“PSYCHIATRIST SAYS DEMONIC POSSESSION IS REAL” and 3 More True, Strange Stories! #WeirdDarkness

In 2015, a British court sentenced John Thomson-Glover to three years in prison for hiding cameras in a school to film pupils when they were undressed. The judge described him as ‘essentially a good man, brought low by the demons that possess him’. Of course the judge did not mean that Thomson-Glover was literally a victim of demonic possession and, if he had been, he should not have been held responsible for his actions.
Demonic possession is often used metaphorically like this – indeed, we are more likely to encounter the idea in this sort of context than in any other. Yet the potency of the expression relies on the long tradition of belief in actual demonic possession. The phenomenon can be traced through history and around the world, and for many religious groups the idea of demonic possession, as a literal and terrifying event, is very much alive. It has changed little over the centuries, except for one way. It’s no longer just the religious who take it seriously. Now a licensed psychiatrist and college professor says without equivocation that yes, demonic possession is real.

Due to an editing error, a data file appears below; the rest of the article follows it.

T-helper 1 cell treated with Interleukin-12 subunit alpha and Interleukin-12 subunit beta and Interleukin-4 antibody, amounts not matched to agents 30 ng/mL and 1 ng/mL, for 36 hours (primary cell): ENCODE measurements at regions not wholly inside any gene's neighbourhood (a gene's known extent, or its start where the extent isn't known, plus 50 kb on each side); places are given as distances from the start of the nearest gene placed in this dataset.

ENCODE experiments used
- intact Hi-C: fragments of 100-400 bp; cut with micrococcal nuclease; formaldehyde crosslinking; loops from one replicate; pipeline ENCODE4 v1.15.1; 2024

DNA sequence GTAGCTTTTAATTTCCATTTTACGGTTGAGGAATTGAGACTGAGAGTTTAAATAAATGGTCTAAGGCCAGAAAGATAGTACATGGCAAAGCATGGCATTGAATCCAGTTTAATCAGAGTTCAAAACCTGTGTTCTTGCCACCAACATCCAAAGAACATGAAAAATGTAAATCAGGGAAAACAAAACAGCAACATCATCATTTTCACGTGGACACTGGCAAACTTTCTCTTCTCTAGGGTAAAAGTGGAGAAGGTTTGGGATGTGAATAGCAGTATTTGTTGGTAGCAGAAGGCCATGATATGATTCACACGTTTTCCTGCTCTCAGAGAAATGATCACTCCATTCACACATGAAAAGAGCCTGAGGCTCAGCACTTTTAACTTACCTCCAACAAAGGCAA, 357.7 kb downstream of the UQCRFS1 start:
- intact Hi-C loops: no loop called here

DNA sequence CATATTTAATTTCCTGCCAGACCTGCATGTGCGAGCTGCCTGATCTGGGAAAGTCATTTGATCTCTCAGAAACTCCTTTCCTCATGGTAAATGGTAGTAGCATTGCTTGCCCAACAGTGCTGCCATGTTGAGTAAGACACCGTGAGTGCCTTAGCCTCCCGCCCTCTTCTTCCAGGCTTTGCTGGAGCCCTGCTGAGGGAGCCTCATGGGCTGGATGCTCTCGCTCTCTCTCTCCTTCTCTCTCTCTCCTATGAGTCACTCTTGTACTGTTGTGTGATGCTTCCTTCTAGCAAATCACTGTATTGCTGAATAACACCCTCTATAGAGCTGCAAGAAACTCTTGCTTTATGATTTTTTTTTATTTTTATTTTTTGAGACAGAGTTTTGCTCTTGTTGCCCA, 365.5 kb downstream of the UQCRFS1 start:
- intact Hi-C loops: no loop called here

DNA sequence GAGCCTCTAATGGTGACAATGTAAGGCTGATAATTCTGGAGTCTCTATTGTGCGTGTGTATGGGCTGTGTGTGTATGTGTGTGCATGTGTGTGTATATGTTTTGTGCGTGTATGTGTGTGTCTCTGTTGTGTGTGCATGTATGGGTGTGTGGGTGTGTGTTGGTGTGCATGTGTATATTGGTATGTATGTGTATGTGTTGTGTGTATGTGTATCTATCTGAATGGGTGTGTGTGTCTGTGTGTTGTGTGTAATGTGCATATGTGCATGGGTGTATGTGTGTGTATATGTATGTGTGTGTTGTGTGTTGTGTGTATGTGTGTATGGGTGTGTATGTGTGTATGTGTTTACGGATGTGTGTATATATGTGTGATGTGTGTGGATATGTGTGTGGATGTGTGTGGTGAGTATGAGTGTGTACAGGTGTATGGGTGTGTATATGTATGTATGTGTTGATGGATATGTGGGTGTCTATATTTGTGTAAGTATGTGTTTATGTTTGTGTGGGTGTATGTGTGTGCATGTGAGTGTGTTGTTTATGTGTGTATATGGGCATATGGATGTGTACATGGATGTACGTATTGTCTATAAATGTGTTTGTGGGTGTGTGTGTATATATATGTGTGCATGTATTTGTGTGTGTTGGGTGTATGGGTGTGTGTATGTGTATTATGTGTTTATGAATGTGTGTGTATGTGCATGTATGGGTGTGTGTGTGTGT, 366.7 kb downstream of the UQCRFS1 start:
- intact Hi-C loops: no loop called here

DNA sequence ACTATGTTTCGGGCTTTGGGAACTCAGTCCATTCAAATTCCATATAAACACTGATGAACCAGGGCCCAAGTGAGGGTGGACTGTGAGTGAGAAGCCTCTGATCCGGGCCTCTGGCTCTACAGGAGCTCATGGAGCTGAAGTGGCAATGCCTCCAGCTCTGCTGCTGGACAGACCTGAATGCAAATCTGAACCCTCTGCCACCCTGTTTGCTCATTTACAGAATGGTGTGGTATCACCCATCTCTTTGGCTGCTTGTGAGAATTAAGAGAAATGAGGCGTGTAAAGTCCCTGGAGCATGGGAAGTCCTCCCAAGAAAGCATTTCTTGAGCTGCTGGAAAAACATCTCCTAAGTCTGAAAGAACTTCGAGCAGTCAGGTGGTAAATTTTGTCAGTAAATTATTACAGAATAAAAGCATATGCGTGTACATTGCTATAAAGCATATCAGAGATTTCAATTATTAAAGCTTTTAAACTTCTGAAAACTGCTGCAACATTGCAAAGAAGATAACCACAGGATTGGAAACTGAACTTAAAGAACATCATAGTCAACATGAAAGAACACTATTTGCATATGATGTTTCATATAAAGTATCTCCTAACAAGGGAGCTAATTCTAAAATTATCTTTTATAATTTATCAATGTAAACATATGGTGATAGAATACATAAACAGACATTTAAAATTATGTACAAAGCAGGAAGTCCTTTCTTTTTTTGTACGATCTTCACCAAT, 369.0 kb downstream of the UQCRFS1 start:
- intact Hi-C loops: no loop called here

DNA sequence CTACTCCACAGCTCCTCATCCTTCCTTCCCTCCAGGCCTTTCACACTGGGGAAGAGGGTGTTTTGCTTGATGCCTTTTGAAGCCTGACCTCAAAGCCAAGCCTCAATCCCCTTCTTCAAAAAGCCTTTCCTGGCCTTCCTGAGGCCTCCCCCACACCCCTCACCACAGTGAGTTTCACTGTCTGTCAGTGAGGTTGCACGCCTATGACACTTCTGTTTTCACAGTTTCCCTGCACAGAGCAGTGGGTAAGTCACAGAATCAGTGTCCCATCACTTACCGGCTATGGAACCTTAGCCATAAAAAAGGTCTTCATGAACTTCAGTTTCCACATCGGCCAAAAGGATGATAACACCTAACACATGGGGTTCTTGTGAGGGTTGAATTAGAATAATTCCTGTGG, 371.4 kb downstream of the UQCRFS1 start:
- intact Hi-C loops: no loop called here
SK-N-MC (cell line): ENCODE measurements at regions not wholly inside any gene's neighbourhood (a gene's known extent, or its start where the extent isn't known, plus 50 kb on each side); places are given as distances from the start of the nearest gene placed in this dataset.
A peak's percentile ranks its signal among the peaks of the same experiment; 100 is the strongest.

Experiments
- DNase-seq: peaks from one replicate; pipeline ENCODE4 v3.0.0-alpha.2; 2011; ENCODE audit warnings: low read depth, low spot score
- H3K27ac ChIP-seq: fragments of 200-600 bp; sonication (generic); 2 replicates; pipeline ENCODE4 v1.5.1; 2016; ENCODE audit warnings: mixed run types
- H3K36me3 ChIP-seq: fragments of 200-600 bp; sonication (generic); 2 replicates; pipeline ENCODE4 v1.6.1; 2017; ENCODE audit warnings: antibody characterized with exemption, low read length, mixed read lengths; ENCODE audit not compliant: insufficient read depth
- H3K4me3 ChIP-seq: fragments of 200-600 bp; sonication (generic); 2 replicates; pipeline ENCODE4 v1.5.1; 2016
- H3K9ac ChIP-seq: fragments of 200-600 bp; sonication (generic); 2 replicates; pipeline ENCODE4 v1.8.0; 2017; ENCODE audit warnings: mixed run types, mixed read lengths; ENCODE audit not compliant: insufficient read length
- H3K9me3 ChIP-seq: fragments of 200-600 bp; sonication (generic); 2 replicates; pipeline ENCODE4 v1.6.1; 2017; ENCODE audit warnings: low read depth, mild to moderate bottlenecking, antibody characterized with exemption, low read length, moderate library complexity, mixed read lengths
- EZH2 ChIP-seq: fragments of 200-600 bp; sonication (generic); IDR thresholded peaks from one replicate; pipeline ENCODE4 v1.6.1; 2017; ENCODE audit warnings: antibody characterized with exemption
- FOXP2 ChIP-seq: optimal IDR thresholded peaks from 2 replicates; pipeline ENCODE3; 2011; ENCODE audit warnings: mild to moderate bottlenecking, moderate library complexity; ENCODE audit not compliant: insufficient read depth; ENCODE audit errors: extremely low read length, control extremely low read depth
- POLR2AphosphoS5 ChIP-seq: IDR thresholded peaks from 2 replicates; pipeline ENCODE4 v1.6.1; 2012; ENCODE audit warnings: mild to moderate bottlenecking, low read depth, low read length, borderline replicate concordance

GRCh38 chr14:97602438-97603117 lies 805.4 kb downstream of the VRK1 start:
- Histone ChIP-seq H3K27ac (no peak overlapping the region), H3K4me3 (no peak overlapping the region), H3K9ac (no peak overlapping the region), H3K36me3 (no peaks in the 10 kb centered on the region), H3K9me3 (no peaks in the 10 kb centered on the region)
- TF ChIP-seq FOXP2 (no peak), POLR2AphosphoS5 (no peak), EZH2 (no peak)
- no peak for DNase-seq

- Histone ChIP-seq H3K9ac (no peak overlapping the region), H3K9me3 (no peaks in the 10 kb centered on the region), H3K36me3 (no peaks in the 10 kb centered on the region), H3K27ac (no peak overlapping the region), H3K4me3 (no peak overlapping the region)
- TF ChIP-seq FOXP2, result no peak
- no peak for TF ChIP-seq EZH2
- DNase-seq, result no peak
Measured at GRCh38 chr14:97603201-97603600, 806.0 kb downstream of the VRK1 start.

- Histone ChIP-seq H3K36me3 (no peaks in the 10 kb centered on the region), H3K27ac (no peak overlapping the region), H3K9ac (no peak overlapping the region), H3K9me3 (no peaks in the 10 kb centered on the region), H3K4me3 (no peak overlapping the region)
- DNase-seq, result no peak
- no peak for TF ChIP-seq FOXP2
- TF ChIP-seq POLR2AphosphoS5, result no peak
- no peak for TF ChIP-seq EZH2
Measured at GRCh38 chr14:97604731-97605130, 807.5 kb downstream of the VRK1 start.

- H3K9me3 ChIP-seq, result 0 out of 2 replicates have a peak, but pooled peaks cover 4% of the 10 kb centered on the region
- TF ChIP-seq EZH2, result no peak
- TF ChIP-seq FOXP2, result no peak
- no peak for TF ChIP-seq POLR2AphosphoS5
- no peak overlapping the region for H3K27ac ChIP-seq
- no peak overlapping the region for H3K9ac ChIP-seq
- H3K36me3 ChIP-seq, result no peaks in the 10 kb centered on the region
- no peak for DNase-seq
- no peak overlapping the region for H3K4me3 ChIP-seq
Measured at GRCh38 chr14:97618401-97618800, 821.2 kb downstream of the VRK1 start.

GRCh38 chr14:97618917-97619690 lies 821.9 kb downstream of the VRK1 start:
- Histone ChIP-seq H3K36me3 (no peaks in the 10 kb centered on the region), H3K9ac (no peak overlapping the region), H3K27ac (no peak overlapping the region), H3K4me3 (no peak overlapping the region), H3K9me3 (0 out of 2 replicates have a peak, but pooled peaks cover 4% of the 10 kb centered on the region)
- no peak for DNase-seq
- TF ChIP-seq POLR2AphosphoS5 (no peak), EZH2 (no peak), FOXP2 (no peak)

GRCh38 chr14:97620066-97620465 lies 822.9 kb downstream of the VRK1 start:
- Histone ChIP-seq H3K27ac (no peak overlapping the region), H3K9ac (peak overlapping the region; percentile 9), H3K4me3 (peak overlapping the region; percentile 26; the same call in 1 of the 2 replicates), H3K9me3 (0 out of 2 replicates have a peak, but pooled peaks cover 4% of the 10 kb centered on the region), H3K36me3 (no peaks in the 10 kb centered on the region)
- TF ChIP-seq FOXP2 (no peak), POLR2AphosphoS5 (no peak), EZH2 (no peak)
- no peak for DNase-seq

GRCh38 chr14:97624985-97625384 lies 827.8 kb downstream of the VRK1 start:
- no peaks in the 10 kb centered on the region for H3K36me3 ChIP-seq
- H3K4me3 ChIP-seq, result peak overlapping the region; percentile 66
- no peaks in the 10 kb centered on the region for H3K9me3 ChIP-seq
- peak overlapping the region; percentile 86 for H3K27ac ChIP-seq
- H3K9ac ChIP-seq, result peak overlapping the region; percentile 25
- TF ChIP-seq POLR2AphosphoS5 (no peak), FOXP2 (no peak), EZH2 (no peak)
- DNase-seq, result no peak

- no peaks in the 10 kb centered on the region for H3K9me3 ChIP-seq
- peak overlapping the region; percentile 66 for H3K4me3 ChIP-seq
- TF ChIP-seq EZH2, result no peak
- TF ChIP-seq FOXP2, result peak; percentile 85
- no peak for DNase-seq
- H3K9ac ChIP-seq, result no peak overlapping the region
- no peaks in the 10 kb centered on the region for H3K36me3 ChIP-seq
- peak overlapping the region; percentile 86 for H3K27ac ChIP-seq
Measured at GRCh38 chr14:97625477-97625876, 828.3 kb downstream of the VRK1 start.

If American filmmaker Stanley Kubrick is not the greatest director of all time, as many critics believe, he is certainly one of the most mysterious. Basing himself in London from the 1960s, the reclusive Kubrick turned out a string of classic films; Dr. Strangelove, 2001: A Space Odyssey, A Clockwork Orange and Eyes Wide Shut, characterized by their dark humor, dense subtexts, and visual innovation. Kubrick’s work has exerted both an immense influence on other filmmakers and considerable impact on our wider popular culture. But as time went on, the gaps between each film grew longer, as the meticulous Kubrick begun to obsess over ever detail of his work. Each film became the culmination of years of preparation, the ostensible story and plots becoming secondary to Kubrick’s more esoteric concerns. Perhaps more than any other filmmaker, Kubrick’s work is analyzed for its hidden meanings. The director’s classic 1968 science fiction epic 2001: A Space Odyssey often appears on film critics all time best lists. It’s exploration of mankind’s evolution been guided by an alien force revolutionized film special effects. But it was more than just a technical feat, it was a work of art exploring metaphysical concepts using visual metaphors and symbolism. Of all Kubrick’s film, the one that has captured the public imagination more than any other appears to be his simplest. At its release in 1980, many wondered why the great filmmaker had chosen to adapt a straightforward horror novel by Stephen King… The Shining. The film puzzled critics and King himself hated it for making inexplicable changes to his source material. But perhaps there is a reason Kubrick made so many changes… and that is to insert hints to close watchers of the film, of a larger, incredible real-world secret. Could Kubrick have been using “The Shining” to try and expose something the government had covered up?